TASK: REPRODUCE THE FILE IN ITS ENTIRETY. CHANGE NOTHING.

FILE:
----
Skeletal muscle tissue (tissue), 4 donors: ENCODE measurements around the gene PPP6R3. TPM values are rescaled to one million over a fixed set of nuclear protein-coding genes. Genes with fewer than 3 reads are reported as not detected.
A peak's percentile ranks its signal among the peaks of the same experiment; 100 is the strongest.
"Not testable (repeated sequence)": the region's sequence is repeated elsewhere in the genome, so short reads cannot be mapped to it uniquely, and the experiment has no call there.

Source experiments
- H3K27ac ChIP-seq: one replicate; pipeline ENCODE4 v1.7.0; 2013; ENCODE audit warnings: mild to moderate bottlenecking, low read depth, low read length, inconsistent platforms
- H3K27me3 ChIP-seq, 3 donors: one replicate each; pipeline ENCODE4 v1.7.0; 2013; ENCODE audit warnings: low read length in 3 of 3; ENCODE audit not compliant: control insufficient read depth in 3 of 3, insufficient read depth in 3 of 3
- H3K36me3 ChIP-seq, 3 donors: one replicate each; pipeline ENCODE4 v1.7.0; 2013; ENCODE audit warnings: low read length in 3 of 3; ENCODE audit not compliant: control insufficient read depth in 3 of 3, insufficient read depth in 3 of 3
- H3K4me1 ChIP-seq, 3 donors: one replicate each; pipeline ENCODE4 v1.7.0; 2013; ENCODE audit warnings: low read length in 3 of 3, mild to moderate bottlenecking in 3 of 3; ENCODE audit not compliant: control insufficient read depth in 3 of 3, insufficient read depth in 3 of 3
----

Skeletal muscle tissue (tissue), 4 donors: ENCODE measurements around the gene PPP6R3. TPM values are rescaled to one million over a fixed set of nuclear protein-coding genes. Genes with fewer than 3 reads are reported as not detected.
A peak's percentile ranks its signal among the peaks of the same experiment; 100 is the strongest.
"Not testable (repeated sequence)": the region's sequence is repeated elsewhere in the genome, so short reads cannot be mapped to it uniquely, and the experiment has no call there.

Source experiments
- H3K27ac ChIP-seq: one replicate; pipeline ENCODE4 v1.7.0; 2013; ENCODE audit warnings: mild to moderate bottlenecking, low read depth, low read length, inconsistent platforms
- H3K27me3 ChIP-seq, 3 donors: one replicate each; pipeline ENCODE4 v1.7.0; 2013; ENCODE audit warnings: low read length in 3 of 3; ENCODE audit not compliant: control insufficient read depth in 3 of 3, insufficient read depth in 3 of 3
- H3K36me3 ChIP-seq, 3 donors: one replicate each; pipeline ENCODE4 v1.7.0; 2013; ENCODE audit warnings: low read length in 3 of 3; ENCODE audit not compliant: control insufficient read depth in 3 of 3, insufficient read depth in 3 of 3
- H3K4me1 ChIP-seq, 3 donors: one replicate each; pipeline ENCODE4 v1.7.0; 2013; ENCODE audit warnings: low read length in 3 of 3, mild to moderate bottlenecking in 3 of 3; ENCODE audit not compliant: control insufficient read depth in 3 of 3, insufficient read depth in 3 of 3